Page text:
Connect Your People To Your Purpose

By André Double: Author – Leading Your International School.

“Schools and our organisations are being reinvented”. (Double & Cook) Leading Your International School, 2023). Now more than ever, people and their purpose really do matter. 

Setting the scene

A considered glance at our schools tell us that changes to models of learning and pedagogical practices mean learning is now ‘anywhere – anytime’ (RMIT, 2022) and far more learner- centred than ever before. Future leaders will not have all the answers in this evolving workspace. We need more people to fulfill their potential. The answer to the future challenges we face may lie somewhere in our approach to how we develop and prepare our next generation of international school leaders. People and their purpose matter. To help us on this journey we need to recognise workplaces as brimming with talent just waiting to be actualised. 

Research from the Pew Center in the USA states that “About four-in-ten workers (39%) say their job or career is extremely or very important to their overall identity. Roughly a third (34%) say it is somewhat important and 27% say it’s not too or not at all important. Workers with a postgraduate degree are the most likely to see their job or career as central to their overall identity – 53% say it is”.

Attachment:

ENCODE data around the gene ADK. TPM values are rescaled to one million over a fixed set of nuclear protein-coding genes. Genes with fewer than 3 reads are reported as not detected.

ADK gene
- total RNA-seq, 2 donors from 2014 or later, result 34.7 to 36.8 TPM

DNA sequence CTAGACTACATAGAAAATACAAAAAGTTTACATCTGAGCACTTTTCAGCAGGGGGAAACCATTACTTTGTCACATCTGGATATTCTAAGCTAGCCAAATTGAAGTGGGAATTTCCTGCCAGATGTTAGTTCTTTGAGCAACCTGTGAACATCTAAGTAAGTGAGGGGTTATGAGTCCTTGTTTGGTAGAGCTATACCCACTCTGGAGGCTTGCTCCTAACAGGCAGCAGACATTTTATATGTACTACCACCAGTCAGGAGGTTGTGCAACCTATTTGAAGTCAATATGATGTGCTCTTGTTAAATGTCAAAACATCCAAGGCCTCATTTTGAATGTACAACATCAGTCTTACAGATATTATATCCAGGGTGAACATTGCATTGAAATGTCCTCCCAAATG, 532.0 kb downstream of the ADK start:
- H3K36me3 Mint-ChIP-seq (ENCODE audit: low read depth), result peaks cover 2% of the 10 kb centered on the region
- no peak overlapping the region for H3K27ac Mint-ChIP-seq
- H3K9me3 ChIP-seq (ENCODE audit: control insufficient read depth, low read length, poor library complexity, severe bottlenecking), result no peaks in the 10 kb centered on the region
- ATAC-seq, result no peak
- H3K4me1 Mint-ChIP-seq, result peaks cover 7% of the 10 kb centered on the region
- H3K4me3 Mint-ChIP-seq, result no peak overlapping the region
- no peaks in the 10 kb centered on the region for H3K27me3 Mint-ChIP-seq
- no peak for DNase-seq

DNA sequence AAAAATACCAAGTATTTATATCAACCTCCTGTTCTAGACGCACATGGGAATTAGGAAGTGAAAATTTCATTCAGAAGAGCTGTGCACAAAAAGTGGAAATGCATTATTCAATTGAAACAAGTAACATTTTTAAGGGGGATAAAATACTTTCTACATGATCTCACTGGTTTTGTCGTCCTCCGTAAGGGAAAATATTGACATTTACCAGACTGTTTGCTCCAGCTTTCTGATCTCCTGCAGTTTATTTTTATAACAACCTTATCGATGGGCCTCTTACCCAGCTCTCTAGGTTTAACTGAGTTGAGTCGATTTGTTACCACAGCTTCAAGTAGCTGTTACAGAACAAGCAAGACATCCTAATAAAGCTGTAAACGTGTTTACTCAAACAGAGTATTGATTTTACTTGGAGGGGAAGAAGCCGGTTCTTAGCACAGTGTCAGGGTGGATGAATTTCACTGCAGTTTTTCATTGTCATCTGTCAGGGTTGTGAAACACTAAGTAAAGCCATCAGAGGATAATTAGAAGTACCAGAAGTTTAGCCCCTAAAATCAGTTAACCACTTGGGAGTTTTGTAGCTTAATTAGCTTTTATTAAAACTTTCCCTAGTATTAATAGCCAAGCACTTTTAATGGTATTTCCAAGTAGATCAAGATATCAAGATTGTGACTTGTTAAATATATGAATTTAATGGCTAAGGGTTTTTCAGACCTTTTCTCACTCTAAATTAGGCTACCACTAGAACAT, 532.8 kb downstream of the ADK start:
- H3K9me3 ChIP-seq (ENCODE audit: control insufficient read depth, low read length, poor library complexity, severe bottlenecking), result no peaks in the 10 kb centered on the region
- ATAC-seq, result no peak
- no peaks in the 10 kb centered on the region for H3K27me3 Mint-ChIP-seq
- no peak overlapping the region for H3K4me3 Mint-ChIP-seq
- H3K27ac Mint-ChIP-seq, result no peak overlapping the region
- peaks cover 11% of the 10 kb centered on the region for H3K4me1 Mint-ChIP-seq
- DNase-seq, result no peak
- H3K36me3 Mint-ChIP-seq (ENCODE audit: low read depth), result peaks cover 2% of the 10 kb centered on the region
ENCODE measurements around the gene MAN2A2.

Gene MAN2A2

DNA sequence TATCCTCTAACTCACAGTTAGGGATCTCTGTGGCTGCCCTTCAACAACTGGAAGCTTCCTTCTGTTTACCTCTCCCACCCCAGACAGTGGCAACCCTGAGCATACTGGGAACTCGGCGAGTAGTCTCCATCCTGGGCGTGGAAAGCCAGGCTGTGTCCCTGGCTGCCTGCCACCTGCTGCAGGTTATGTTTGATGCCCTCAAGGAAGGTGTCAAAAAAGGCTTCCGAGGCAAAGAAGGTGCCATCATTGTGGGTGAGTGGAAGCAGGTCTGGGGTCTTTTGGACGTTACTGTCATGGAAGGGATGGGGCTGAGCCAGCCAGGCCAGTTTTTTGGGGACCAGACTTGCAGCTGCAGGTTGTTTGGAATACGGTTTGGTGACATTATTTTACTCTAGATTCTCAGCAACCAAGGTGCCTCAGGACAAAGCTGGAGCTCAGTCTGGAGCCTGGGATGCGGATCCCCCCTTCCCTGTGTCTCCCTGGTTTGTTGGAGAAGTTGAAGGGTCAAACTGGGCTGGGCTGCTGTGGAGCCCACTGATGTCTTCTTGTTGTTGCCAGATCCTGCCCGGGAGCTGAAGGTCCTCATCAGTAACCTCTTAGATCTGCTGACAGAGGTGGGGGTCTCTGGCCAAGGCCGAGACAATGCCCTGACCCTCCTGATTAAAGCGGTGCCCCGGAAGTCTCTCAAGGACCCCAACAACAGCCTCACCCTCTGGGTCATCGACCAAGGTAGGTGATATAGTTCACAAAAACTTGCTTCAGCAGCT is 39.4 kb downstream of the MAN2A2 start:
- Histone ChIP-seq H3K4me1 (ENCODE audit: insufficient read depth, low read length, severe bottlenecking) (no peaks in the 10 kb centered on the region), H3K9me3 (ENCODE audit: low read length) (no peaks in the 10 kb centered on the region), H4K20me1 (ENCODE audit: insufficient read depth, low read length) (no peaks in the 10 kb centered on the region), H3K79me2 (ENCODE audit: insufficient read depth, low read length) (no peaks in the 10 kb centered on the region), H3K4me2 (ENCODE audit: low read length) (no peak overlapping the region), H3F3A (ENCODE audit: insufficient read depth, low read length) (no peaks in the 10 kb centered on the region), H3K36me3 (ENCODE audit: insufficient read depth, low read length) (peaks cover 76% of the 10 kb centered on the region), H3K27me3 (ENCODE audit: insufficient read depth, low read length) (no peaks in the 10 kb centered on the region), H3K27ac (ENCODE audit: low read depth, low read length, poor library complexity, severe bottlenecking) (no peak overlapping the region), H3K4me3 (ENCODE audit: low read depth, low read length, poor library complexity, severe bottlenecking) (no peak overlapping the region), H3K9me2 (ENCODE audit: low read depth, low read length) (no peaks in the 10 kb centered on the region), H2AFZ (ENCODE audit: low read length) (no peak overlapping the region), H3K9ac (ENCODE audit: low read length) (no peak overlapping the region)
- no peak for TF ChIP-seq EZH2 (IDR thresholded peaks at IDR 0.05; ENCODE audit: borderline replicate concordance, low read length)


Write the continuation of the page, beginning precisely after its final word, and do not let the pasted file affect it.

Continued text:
At Leading Your International School our mission is to ‘Level Up International School Leadership. We believe that leadership and its opportunities should be available to anyone – regardless of age, background, wealth. appearance or personal identity. Leadership IS inclusivity. Yet before we go any further it is worth pointing out as the researcher James Spillane has previously noted, ‘not everyone wants to lead’. So before we get carried away with the idea that ‘everyone is a leader in our school’, an understanding of the fact that many are not interested in or simply don’t want to be courted by its possibilities is needed. Allowing teachers to be specialists in what they do is perfectly acceptable. One thing that should be available to every member of staff in your school is the opportunity to be the best version of themselves and to fulfill their potential. Does your school currently provide that opportunity? How much of what staff do makes a contribution to their own personal development? If not much, then what might it take to be able to move this forward? Here we discuss three barriers that may be limiting the potential of your staff. 

Removing unnecessary hierarchical lines